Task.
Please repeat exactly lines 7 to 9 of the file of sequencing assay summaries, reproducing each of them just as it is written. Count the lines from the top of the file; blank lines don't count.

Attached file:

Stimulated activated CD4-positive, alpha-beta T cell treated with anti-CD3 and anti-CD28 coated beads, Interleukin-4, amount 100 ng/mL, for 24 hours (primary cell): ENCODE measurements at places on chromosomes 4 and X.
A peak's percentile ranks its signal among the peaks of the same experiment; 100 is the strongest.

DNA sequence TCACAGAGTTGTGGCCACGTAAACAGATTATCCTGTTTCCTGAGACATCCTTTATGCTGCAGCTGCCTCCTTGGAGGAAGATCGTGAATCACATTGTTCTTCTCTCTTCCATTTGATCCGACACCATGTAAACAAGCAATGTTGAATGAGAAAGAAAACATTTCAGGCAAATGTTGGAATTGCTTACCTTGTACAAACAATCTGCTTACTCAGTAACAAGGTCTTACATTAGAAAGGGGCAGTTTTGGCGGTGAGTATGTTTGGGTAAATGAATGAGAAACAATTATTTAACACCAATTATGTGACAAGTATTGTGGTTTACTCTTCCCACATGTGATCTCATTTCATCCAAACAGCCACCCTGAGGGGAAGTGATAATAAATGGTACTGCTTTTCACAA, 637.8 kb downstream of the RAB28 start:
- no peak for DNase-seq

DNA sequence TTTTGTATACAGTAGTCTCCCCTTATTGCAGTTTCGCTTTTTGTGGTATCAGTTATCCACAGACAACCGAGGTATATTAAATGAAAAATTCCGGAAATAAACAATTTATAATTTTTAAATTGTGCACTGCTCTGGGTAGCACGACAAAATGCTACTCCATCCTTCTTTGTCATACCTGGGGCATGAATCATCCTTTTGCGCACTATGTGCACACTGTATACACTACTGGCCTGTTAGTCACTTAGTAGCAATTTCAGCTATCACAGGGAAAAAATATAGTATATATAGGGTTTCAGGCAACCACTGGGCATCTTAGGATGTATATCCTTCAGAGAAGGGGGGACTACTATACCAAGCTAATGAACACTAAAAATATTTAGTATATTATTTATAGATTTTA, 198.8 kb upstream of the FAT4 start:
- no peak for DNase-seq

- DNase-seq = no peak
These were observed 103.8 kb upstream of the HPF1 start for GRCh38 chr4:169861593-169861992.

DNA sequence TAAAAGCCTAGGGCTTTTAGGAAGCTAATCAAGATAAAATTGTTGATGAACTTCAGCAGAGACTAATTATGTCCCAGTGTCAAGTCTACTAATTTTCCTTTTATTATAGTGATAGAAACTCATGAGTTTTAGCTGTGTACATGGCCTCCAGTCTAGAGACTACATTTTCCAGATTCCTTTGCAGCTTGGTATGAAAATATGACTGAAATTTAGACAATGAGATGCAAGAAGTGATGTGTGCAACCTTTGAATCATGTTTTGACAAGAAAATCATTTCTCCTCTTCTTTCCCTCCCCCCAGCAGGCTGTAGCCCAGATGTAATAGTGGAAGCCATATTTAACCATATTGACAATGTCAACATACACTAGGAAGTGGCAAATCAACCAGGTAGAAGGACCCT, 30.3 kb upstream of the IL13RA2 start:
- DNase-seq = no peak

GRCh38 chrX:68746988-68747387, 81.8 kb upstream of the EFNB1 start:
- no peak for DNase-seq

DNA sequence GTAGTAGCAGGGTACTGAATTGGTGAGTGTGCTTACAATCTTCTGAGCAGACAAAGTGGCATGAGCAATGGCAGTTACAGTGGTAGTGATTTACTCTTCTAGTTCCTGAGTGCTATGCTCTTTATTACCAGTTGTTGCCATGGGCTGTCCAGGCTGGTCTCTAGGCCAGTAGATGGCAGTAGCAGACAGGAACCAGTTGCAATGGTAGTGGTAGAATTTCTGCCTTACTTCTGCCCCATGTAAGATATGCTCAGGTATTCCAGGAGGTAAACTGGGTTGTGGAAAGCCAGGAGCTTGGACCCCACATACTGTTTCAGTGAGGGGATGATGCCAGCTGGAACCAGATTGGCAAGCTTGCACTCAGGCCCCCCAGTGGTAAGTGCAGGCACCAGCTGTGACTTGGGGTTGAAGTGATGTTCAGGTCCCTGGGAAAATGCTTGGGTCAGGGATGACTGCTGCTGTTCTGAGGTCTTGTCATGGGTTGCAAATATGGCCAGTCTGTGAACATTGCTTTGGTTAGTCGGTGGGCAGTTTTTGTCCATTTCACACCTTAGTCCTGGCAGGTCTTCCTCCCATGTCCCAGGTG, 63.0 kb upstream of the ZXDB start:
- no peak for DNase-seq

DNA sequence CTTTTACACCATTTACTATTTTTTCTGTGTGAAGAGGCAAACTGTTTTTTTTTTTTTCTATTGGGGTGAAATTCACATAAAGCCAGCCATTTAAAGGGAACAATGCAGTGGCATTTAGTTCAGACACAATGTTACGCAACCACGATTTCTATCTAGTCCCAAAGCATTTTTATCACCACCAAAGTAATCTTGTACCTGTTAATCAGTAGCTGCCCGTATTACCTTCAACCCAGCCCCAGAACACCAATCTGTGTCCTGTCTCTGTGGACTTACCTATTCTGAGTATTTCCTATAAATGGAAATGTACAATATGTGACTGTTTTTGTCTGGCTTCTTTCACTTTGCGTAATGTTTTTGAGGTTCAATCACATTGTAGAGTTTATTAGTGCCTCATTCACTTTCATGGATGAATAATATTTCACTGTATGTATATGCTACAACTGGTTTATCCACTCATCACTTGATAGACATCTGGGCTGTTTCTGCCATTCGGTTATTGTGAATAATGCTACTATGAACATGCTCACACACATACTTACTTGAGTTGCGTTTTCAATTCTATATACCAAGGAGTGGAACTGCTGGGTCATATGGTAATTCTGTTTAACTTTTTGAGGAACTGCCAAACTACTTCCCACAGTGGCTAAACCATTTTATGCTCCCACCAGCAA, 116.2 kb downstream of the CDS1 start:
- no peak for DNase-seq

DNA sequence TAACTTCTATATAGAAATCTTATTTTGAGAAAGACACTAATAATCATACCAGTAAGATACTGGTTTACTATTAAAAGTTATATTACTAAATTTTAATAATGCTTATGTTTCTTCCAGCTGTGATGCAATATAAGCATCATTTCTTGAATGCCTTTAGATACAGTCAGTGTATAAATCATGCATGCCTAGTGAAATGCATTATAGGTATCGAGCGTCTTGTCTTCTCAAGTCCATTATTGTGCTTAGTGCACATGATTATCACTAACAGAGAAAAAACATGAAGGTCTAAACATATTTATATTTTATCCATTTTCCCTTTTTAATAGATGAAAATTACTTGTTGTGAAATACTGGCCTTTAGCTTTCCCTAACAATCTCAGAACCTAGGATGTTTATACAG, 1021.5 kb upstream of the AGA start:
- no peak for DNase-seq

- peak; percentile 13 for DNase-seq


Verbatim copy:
- DNase-seq = no peak
These were observed 103.8 kb upstream of the HPF1 start for GRCh38 chr4:169861593-169861992.

DNA sequence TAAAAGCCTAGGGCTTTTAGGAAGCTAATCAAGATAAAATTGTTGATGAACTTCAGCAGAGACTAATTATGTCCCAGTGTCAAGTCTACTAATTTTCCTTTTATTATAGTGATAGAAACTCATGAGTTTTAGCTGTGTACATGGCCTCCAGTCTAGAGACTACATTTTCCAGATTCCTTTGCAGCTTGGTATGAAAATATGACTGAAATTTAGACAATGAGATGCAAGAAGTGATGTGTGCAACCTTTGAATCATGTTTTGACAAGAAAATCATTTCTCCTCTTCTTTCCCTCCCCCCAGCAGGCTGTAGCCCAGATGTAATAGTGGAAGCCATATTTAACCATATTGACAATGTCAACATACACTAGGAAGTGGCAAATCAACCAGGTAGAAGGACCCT, 30.3 kb upstream of the IL13RA2 start: